Are Wills Public Record in California?

By Teo Spengler

Neither the California Public Records Act nor the federal Freedom of Information Act applies to court documents. However, the California court system provides public access to all court documents not specifically made private by state statute. Thus, a last will and testament becomes a public document in California the minute it is filed in probate, absent a court order to the contrary.

During Executor's Life

A will is a legal document specifying who will inherit the testator's assets and property. In California, a testator can amend or revoke a will during her lifetime; the will is not effective until after her death. Before the testator's death, her will is a personal document and therefore private in the eyes of the California courts. Even those who witness a testator's last testament do not have a right to view the contents.


After a testator dies, the executor files a petition for probate in a California superior court in the county in which the decedent lived. The petition provides information about the person who died, the named executor and the heirs under the will. If the judge grants the petition, the probate clerk opens a file for the probate. That file contains the initial petition for probate, the last will and testament as well as any other documents filed regarding administration of the estate. In California, anyone can view this file at the courthouse.

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Some documents in a California probate file may be private. California statutes identify some records as confidential, which means that the public may not look at or copy them. Confidential records include records from juvenile court, adoption proceedings, termination of parental rights proceedings, grand jury proceedings before indictment, medical records and reports, arrest reports and criminal history information. If a last will includes or incorporates any statutorily confidential documents, the court orders the will or part of it sealed.

Viewing a Will

In California, anyone can view a will in probate. Go to the county court, find the probate clerk's office and request the appropriate probate file by providing the name of the deceased and the date of death. The last will and testament is among the first documents in the file. Review it for free in the courthouse, or request a copy. The clerk charges a small fee, usually by page, to copy documents.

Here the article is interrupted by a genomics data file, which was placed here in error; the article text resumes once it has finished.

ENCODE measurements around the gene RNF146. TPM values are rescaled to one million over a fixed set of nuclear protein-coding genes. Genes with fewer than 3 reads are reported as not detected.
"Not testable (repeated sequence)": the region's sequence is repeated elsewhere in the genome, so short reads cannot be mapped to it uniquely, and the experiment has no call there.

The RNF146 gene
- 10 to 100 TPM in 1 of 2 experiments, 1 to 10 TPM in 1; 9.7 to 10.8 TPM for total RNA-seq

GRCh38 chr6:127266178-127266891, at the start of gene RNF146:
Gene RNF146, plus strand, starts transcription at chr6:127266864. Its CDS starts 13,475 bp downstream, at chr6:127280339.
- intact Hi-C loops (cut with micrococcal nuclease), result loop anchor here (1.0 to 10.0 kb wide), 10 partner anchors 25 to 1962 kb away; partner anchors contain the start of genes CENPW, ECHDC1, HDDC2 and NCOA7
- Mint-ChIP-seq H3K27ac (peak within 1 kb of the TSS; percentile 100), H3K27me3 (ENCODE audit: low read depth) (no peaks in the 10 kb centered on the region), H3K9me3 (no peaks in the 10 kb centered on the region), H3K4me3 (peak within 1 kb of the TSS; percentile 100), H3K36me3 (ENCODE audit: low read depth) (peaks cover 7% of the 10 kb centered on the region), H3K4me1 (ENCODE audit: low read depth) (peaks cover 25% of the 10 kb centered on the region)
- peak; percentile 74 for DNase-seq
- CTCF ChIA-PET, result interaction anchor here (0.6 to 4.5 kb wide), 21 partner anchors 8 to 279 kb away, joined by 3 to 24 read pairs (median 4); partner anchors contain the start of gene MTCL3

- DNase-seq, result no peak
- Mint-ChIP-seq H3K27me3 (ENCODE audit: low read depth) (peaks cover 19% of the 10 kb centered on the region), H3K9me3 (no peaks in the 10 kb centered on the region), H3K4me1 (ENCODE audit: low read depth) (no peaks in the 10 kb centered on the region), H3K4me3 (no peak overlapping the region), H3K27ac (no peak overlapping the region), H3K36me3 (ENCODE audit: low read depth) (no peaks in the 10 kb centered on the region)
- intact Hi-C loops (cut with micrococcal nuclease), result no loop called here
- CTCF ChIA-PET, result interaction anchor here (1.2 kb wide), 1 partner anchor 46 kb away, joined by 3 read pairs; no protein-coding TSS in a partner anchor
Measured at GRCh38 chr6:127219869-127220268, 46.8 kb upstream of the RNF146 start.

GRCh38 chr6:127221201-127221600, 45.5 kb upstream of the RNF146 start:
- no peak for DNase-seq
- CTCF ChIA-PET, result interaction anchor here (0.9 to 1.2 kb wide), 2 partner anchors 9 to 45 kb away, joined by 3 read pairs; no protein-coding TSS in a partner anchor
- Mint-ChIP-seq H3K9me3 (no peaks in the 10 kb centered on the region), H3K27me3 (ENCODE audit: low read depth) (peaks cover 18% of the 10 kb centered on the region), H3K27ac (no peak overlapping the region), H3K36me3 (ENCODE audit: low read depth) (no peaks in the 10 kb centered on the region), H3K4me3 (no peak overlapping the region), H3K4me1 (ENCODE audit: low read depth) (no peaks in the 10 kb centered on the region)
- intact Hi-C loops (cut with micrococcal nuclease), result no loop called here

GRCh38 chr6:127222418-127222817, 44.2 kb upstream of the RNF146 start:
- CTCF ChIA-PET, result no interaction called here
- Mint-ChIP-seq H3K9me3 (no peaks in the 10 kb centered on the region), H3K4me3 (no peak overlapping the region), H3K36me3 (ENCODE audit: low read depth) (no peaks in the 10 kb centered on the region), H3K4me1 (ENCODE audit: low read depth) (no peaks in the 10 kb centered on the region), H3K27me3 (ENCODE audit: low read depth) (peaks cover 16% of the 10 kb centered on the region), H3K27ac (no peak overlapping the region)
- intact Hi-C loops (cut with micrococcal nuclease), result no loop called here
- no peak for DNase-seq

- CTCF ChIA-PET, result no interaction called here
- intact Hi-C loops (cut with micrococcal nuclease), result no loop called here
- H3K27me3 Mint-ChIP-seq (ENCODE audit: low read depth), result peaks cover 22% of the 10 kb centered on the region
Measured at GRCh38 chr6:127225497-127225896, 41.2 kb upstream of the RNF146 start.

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How Can I Get a Copy of a Last Will & Testament?


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How to Find Out If You Were Included in a Will When Someone Dies

A death in the family brings sorrow, and it also brings complications over inheritance. A last will and testament is the deceased family member's final communication to the world about her life, and few lines are more painful than that dividing the heirs from the disinherited. Although the will executor eventually contacts heirs to distribute assets, this can be months, and even years, after the date of death, depending upon the complexity of the estate. You can find out the will terms far earlier by making a short trip to the county courthouse.

Are Wills Open to the Public?

Wills are open to the public after they go into effect, not before. A will is the written description of how the person making the will -- the testator -- wants her property distributed after her death. Since states regulate wills, procedural requirements vary, but every jurisdiction treats wills as private during the life of the testator. Once the testator dies, however, her will moves into the public realm.

Is a Will a Public Record?

A will is a written document in which a person, termed a testator, describes how she wishes her estate to pass on her death. A last will and testament begins as a private document -- during the testator's life, she controls access to it -- but it finishes as a public one. A will in probate is open to public inspection.

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